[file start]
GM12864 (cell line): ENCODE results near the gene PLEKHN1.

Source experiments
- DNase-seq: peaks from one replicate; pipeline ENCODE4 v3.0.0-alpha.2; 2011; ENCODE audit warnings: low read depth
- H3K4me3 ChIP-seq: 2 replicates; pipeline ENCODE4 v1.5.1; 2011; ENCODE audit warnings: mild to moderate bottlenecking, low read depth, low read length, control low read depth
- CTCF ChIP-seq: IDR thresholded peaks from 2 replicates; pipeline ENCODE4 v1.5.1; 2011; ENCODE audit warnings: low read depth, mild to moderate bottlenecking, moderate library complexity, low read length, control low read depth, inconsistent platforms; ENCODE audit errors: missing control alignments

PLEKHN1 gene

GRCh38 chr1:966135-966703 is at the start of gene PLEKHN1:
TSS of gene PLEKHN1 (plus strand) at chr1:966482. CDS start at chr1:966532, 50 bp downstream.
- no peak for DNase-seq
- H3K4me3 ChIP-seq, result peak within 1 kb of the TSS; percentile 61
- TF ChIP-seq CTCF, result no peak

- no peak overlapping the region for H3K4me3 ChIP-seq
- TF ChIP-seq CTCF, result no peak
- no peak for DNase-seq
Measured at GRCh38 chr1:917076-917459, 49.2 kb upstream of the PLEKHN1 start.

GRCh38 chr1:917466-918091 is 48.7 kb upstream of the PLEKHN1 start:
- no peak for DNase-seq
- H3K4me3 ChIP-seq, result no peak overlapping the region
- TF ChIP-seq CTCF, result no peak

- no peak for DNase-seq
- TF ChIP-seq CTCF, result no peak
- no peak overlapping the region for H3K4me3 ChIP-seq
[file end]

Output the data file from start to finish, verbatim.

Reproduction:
GM12864 (cell line): ENCODE results near the gene PLEKHN1.

Source experiments
- DNase-seq: peaks from one replicate; pipeline ENCODE4 v3.0.0-alpha.2; 2011; ENCODE audit warnings: low read depth
- H3K4me3 ChIP-seq: 2 replicates; pipeline ENCODE4 v1.5.1; 2011; ENCODE audit warnings: mild to moderate bottlenecking, low read depth, low read length, control low read depth
- CTCF ChIP-seq: IDR thresholded peaks from 2 replicates; pipeline ENCODE4 v1.5.1; 2011; ENCODE audit warnings: low read depth, mild to moderate bottlenecking, moderate library complexity, low read length, control low read depth, inconsistent platforms; ENCODE audit errors: missing control alignments

PLEKHN1 gene

GRCh38 chr1:966135-966703 is at the start of gene PLEKHN1:
TSS of gene PLEKHN1 (plus strand) at chr1:966482. CDS start at chr1:966532, 50 bp downstream.
- no peak for DNase-seq
- H3K4me3 ChIP-seq, result peak within 1 kb of the TSS; percentile 61
- TF ChIP-seq CTCF, result no peak

- no peak overlapping the region for H3K4me3 ChIP-seq
- TF ChIP-seq CTCF, result no peak
- no peak for DNase-seq
Measured at GRCh38 chr1:917076-917459, 49.2 kb upstream of the PLEKHN1 start.

GRCh38 chr1:917466-918091 is 48.7 kb upstream of the PLEKHN1 start:
- no peak for DNase-seq
- H3K4me3 ChIP-seq, result no peak overlapping the region
- TF ChIP-seq CTCF, result no peak

- no peak for DNase-seq
- TF ChIP-seq CTCF, result no peak
- no peak overlapping the region for H3K4me3 ChIP-seq